Sheril became executive director and principal of JEA, which included Camp Shalom, Fort Worth Hebrew Day School and Lil Goldman Early Learning Center, and Appel became her husband. The former Sheril Zimmerman, a Houston native with a career as a speech pathologist also under her belt, brings her more than 30 years of experience in the health care arena to her current role as COO at Neurological Recovery Center and NeuroKinetix Clinic.

“I’ve studied Judaism, in different ways, since I was in my 20s. When Dad died, in 2017, he said the legacy that mattered most was that his grandchildren felt a responsibility to better the world,” said Appel. “He’d been to the Orient 90 times, he was shul president and leader of one of the greatest companies — doing for others, that’s what mattered.”

In his time off, Appel has taken his honoring Shabbat to a new level. His Friday afternoons are spent shopping and cooking, baking challah and taking time to fall further in love with his Judaism — what he says is “more passion, than religious.” On Saturday mornings, his daily walk extends to more than double the miles with Sheril by his side.

In recent years, Appel and Beth-El’s Rabbi Brian Zimmerman have built a close friendship: one of parishioner and clergy, one of buddies outside the congregational walls, one that brings all of life together in learning, living and understanding life.

“I’m in awe of what Jerry, with whom I share what is beyond a deep friendship, is doing with this period in his life to explore himself,” said Rabbi Zimmerman. “This journey to learn what kind of person, professional and Jew he is, is something most of us don’t get, or take, the opportunity to follow.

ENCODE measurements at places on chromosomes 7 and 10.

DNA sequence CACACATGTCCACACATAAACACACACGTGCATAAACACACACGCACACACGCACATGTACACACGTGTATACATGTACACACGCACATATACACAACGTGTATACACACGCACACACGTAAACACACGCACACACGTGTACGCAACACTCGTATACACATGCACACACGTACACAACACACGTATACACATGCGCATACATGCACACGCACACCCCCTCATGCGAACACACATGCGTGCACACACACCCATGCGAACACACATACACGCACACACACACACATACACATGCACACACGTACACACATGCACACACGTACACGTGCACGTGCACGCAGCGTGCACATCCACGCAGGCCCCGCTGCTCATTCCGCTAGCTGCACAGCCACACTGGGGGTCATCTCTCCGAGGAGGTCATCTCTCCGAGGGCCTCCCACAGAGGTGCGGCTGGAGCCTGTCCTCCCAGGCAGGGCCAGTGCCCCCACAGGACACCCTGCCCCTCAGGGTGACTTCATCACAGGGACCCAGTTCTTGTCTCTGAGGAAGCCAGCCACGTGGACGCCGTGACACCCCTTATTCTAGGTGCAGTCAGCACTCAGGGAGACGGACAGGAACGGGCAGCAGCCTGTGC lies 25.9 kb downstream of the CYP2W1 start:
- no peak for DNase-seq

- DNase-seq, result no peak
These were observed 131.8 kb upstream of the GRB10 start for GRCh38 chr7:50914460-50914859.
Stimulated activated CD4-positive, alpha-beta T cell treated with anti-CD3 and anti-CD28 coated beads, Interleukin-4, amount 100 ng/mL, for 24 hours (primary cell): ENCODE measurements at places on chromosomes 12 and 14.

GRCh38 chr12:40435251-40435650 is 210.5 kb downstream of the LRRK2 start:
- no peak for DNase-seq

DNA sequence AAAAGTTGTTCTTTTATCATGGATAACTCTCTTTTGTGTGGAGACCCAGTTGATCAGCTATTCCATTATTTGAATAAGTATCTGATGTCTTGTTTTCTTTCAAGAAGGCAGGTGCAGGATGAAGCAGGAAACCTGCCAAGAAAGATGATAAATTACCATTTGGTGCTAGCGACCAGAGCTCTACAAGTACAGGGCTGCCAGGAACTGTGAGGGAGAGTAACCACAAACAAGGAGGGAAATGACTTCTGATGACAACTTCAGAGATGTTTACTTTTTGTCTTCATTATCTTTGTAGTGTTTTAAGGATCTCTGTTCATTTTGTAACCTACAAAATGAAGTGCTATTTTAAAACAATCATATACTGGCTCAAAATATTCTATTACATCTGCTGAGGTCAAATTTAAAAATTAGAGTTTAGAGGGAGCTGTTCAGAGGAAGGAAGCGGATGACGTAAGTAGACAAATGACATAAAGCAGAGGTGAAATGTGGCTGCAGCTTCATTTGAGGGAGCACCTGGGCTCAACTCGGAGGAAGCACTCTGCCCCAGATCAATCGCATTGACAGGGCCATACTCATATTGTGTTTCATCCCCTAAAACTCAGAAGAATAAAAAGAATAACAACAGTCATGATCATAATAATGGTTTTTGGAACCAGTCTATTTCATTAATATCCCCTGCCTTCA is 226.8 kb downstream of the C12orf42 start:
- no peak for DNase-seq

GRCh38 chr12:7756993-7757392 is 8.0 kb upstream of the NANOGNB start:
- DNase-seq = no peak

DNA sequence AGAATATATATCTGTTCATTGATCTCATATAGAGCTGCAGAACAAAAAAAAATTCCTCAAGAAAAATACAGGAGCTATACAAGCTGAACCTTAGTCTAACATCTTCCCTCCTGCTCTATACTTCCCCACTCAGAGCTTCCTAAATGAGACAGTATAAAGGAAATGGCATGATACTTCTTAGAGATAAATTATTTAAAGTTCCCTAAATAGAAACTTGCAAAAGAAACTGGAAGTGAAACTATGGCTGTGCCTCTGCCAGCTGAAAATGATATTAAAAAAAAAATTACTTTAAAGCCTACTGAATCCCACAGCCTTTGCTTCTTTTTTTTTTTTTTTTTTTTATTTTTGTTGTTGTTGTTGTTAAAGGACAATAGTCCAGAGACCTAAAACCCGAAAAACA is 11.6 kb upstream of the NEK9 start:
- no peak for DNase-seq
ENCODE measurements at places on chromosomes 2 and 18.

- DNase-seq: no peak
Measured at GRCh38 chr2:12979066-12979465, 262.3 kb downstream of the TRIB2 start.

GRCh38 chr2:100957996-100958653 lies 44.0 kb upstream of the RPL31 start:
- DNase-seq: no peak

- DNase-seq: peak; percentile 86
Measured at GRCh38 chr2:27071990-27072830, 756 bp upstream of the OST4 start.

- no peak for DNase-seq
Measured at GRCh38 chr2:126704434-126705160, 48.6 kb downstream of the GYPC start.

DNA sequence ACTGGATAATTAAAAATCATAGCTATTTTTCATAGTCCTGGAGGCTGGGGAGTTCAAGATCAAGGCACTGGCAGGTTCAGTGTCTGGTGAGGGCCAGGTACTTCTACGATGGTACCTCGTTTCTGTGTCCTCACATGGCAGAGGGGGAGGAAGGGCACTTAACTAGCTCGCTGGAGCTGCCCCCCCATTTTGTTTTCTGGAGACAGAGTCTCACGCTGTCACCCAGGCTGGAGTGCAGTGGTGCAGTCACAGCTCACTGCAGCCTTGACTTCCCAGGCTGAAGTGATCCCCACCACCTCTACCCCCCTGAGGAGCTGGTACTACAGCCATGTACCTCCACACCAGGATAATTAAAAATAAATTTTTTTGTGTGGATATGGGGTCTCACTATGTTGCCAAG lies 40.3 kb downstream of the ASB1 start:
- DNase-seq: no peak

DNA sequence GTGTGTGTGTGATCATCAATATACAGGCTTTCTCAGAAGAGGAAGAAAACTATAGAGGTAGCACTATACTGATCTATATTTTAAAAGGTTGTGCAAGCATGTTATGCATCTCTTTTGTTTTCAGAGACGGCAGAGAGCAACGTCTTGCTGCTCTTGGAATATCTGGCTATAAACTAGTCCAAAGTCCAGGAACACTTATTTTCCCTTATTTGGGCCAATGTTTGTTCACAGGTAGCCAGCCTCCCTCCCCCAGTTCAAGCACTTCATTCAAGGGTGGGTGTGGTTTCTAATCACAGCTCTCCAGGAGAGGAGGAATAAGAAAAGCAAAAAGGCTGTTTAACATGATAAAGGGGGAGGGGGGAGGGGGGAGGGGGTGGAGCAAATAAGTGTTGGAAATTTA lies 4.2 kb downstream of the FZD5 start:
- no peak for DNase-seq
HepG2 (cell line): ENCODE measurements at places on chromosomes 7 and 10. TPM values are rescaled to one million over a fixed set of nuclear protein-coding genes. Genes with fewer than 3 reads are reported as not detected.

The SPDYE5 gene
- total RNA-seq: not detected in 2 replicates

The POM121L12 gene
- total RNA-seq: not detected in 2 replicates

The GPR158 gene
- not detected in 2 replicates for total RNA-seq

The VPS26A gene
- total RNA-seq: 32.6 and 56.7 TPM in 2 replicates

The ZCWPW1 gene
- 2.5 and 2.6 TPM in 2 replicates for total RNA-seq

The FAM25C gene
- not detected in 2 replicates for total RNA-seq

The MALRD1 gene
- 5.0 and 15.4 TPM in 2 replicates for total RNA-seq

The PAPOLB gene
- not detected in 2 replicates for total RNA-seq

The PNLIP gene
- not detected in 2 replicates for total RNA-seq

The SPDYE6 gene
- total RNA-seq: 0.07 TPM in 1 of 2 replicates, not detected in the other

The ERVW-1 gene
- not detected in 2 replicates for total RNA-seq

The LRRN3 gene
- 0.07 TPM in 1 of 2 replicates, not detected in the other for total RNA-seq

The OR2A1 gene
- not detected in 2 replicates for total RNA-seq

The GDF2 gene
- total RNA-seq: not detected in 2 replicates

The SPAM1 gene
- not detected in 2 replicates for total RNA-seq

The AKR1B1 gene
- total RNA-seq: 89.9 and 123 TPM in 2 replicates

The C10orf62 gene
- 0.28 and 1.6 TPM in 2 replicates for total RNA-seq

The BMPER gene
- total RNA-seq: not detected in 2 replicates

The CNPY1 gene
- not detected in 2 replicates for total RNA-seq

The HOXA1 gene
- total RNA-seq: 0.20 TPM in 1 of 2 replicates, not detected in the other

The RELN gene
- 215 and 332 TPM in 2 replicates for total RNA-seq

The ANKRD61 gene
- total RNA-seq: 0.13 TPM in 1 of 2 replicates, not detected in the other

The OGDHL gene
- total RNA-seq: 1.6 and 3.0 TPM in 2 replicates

“It’s about constantly going and growing wherever we are in life. For Jerry, that going and growing is absolutely always constant,” said Rabbi Zimmerman. “He truly ‘walks the walk,’ and in doing so, he pushes me. Working together for our community, we’re determined to explore all the tools we can provide to be that sacred space for our people either physically or by resource.”

Appel’s devotion to his synagogue has him bringing his introspection to its people, first as a Sunday school teacher and now in the role of chair of Beth-El’s Lifetime Learning opportunities. Through its programs, classes and events, the Lifetime Learning committee’s goal is to allow adults in the community to learn and experience the heritage, values, theology and language of the Jewish people from a Reform point of view.

“The pandemic happened, we became empty nesters and I’m in that ‘last’ third of life,” said Appel. He explains that life’s thirds are broken into education and youthful exuberance; career and family; and that which becomes legacy.

“I wake up each morning, I say ‘Modeh Ani’ before my feet hit the floor. Luck is when preparation meets opportunity. I know I’m the luckiest man alive,” he says.